James Dean settled into the driver’s seat of his burrowing Porsche.
“There are more things in Heaven and Earth, Horatio…”
Steve grinned his old grin and said with a dry humor so like his former self, “Now take
me to your leader, puny Human.”
“Never stop exploring, Odds and Ends,” Dean replied, and the Porsche became cloud.
A star dips in the eastern sky; the star Odysseus followed. Steve’s sister follows that
star, as well, to the depths of the cerulean oceans and the ends of the jungle screaming
lion where the monkey beats on monkey chests and somewhere in a European city the
smoke stacks belch new contamination to a new world not the old.
She follows on a fissure of lava to an opening in the dawn where a sliver of white moon
hangs over a pink and blue mountain. This new moon appears surreal, as though three
or four moons ought to hang in an alien sky alongside it. Her name is Kristine and her
father wanted to call her Kenna, but her mother did not love her name as her father did,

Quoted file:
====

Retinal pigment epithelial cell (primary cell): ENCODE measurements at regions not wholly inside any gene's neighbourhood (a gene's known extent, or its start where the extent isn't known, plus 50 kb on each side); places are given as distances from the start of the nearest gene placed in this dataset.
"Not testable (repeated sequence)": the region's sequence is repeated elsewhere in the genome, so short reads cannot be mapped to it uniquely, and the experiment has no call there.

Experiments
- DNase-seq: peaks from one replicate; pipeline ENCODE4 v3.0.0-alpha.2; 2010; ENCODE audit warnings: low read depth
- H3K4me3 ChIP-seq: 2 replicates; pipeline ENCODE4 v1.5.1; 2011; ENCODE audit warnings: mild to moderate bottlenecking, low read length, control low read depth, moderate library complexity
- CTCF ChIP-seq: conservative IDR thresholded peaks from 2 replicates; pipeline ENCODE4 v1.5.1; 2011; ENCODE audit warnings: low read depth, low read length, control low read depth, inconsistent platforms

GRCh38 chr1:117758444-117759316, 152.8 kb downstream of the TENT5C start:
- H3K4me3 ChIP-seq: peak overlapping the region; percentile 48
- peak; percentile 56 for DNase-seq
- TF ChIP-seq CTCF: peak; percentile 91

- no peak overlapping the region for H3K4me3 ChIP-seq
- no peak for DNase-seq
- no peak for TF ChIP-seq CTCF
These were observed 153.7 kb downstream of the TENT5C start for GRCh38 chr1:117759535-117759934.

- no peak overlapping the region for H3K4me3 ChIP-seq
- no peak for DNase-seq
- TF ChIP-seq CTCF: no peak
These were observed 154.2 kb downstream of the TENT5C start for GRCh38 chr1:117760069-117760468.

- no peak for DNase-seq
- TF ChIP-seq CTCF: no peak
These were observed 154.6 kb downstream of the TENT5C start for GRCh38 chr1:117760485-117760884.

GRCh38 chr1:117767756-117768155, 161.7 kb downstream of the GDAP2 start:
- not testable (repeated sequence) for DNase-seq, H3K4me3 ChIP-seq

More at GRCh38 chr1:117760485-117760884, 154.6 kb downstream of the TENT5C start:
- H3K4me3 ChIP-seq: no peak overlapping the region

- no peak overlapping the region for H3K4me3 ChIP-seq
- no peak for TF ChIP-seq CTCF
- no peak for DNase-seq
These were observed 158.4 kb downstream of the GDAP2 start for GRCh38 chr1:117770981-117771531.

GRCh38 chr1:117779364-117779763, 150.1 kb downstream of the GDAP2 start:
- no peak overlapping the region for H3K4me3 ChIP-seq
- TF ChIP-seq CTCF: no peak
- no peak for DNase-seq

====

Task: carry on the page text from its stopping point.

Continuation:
and so her mother said no. That was enough. No is enough in any relationship or
language, or should be, and now Kenna regrets the decision, but she really did not like
her name at the time. Now she likes it. If her daughter were named Kenna (the second
name) then Kenna would think the syllable misplaced. That was one of the reasons.
Their daughter would be beautiful and brilliant, and she was. Her name was chosen for
that future and it is a good name. Kenna is proud of the name Kristine as it is Christ
centered without the Christ, as her father wished, and it is a Latin baby name that
means follower of Christ. They could have called her Christel. They could have called
her Shannon, but again, her father did not like that name because he had known a boy
called Shannon, and this was his cherished daughter. Shannon was her great, great
grandmother’s name. But as it happened, Kristine was named after no one because she
was going to be proud, independent, and wise, and her own woman, likely in a career of
her choosing. And she is.
The robot took Steve by the hand and led him to the turbid roiling clouds of Heaven.
Maybe it is Purgatory, if one were Catholic in faith. James Dean is there, Humphrey
Bogart, and John Wayne. Also, my son sees swooping from the upper reaches of
Purgatory a figure who looks almost like him. Neither are wearing eyeglasses, as they
were constrained to in life; both have perfect vision, and his father now approaches him
on the wing of a 5.72-meter Sopwith Camel. The Camel is piloted by a boy in a yellow
and green striped shirt. His father wears a dark green poet’s shirt and white bell